CONCLUSIONS: The use of intermediate-frequency ultrasound reliably identified deep tissue injury and was believed to contribute to prevention and treatment of pressure-related ulcers. The results suggest that specific ultrasonographic characteristics may predict which pressure ulcers will progress.

PMID 19644272
Eran Linder-Ganz, Nogah Shabshin, Amit Gefen
Patient-specific modeling of deep tissue injury biomechanics in an unconscious patient who developed myonecrosis after prolonged lying.
J Tissue Viability. 2009 Aug;18(3):62-71. doi: 10.1016/j.jtv.2009.02.004. Epub 2009 Mar 31.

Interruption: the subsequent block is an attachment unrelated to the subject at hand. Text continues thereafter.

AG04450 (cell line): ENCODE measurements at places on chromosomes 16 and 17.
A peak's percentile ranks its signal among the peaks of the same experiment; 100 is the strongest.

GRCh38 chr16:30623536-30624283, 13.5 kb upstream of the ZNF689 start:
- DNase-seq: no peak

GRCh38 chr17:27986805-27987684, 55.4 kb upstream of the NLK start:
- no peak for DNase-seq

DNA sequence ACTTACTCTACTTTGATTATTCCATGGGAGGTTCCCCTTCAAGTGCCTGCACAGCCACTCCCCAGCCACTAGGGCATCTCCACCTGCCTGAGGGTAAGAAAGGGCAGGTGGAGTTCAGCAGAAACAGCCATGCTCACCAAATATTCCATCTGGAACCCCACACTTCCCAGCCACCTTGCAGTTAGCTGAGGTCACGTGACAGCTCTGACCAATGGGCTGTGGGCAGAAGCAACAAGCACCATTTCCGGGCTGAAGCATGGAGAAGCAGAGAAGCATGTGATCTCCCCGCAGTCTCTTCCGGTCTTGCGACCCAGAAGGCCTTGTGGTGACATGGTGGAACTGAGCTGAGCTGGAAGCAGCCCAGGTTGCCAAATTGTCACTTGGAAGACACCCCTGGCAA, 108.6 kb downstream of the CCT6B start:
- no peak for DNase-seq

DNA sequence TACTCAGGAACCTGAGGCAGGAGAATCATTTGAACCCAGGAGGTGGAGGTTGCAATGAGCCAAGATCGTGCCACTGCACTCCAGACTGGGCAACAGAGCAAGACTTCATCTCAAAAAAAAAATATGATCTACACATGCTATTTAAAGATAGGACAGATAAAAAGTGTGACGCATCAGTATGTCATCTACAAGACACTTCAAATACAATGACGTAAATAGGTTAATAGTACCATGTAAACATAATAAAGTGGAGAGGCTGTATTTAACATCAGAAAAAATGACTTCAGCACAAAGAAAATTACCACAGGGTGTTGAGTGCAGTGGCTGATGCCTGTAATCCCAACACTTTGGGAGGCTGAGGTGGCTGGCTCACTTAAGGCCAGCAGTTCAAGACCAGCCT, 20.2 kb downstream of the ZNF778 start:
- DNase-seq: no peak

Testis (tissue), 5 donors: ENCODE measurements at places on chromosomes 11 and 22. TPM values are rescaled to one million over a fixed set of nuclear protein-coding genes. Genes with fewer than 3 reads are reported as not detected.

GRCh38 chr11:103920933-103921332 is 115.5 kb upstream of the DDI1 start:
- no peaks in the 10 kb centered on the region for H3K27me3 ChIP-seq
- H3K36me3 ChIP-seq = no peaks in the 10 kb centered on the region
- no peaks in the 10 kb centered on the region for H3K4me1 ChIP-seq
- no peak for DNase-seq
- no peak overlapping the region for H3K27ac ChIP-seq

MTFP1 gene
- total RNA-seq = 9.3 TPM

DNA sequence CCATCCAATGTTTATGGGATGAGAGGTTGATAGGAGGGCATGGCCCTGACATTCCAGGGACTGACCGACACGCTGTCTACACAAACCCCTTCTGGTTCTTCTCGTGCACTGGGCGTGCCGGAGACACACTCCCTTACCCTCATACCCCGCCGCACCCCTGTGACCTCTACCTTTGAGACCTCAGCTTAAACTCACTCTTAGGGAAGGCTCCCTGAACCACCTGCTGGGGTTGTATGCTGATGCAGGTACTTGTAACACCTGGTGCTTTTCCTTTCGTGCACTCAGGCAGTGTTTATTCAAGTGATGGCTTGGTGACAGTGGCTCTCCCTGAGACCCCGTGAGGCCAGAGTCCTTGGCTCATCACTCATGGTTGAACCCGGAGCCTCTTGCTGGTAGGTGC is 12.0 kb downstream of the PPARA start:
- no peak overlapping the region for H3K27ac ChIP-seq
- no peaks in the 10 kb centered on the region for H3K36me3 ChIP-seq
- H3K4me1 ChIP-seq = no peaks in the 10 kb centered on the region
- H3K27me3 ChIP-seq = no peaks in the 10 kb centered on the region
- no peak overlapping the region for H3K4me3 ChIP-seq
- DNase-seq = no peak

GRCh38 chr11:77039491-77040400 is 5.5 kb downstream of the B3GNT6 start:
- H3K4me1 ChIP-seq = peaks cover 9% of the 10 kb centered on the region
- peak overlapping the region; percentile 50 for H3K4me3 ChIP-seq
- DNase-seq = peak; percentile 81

Abstract/Text Deep tissue injury (DTI) is a severe pressure ulcer, characterized by necrotic tissue mass under intact skin. This communication integrates biomechanical analysis tools described in our previous publications, for reconstructing a "real-world" DTI case. A patient-specific finite element (FE) model was developed utilizing MRI of the thigh of a patient who was found unconscious after an estimated time of 3 days. During that time he lay down on the left side while in his left pocket there was a cellular phone. He developed left proximal thigh pain and swelling. MRI of his left thigh revealed deep muscle necrosis. To reconstruct this injury, previously reported injury threshold and damage law for muscle tissue were coupled into the FE-model. This allowed a time-dependent description of the size and shape of the DTI. We also simulated a hypothetical case for the same patient anatomy, where no phone was present. Though peak strains were only mildly (<1.2-fold) higher with the phone, the rigid phone structure "shifted" the sites of localized elevated strains substantially with respect to the simulation case where there was no phone present. Peak muscle stresses also did not differ much with/without the phone (<1.7-fold), but when the phone was present, considerably larger (4-fold) volumes of muscle and fat tissues were exposed to elevated (>10 kPa) stresses. By diverting the flow of internal tissue loads, the phone induced two stress concentrations in soft tissues, adjacent to the bone and adjacent to the phone. Since the phone induced elevated stresses in wider regions, it caused the DTI to develop and progress faster. The simulated DTI appeared in muscle tissue in proximity to the bone after approximately 1.5h, and within less than 10 additional minutes it reached the muscle-fat boundary. In conclusion, our biomechanical modeling tools could successfully reconstruct a "real-world" case of DTI, with reasonable similarity to the actual wound shape seen in the MRI. This case study also indicates that although both strain and stress measures can be considered adequate predictors of DTI, tissue stresses appear to perform better than strains.